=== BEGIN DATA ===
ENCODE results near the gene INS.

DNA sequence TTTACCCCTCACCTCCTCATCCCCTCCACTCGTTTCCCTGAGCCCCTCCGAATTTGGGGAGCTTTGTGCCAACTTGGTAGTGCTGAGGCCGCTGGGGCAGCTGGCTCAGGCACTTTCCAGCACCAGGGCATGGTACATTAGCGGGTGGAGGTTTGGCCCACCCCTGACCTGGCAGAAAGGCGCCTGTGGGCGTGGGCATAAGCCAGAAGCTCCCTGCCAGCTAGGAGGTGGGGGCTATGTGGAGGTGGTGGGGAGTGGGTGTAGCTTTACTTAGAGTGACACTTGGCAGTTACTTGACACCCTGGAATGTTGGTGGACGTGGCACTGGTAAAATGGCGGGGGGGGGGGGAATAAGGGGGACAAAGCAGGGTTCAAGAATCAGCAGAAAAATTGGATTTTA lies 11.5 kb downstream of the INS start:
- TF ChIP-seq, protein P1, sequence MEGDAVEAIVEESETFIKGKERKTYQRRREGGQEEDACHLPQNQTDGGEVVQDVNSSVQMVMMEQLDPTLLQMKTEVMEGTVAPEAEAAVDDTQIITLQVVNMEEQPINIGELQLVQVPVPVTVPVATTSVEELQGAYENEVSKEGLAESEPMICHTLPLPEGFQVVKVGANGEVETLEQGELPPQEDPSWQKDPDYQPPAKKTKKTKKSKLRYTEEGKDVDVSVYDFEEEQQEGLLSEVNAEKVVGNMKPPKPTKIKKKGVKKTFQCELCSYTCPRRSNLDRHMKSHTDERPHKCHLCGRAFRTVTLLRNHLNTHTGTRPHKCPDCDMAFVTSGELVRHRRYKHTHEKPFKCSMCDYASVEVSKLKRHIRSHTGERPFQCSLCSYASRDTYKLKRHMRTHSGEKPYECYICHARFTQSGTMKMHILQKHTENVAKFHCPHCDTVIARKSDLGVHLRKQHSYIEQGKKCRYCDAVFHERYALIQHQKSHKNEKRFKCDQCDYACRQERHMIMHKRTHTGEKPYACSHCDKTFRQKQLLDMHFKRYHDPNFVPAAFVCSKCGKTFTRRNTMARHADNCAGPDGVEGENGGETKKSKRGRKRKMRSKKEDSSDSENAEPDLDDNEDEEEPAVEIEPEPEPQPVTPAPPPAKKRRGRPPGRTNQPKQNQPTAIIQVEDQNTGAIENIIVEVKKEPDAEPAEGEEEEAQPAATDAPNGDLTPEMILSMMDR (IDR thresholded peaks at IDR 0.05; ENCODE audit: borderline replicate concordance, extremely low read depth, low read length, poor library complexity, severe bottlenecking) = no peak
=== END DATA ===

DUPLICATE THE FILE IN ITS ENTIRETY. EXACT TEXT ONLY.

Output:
ENCODE results near the gene INS.

DNA sequence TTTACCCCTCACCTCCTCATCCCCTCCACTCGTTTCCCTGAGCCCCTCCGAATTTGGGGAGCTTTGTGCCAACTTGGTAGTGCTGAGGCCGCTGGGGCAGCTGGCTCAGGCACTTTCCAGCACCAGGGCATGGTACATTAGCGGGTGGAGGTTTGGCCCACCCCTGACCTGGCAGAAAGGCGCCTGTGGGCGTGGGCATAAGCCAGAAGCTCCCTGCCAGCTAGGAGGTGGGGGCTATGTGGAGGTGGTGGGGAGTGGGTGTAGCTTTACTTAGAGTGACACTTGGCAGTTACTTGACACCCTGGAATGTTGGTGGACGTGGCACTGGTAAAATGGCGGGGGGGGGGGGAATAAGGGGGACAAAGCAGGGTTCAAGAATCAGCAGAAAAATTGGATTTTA lies 11.5 kb downstream of the INS start:
- TF ChIP-seq, protein P1, sequence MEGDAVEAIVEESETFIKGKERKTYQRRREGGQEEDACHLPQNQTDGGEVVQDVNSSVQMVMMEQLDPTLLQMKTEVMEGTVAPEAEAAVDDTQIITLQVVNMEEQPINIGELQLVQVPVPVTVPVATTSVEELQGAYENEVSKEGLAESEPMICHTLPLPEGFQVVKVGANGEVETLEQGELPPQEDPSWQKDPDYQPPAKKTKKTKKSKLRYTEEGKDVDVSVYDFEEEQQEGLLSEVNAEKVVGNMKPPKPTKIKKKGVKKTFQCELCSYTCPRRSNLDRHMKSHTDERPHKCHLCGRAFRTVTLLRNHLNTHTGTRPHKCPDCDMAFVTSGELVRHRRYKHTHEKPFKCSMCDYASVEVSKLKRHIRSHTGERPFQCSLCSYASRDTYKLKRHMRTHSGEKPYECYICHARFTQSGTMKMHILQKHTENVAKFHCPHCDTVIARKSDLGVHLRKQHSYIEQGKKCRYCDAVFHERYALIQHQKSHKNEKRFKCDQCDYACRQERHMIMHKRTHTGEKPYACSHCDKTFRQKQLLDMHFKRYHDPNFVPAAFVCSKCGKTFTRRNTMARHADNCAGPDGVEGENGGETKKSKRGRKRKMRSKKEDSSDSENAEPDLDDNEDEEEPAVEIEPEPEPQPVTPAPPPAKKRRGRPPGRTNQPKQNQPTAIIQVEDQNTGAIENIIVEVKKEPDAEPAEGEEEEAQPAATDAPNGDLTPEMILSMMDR (IDR thresholded peaks at IDR 0.05; ENCODE audit: borderline replicate concordance, extremely low read depth, low read length, poor library complexity, severe bottlenecking) = no peak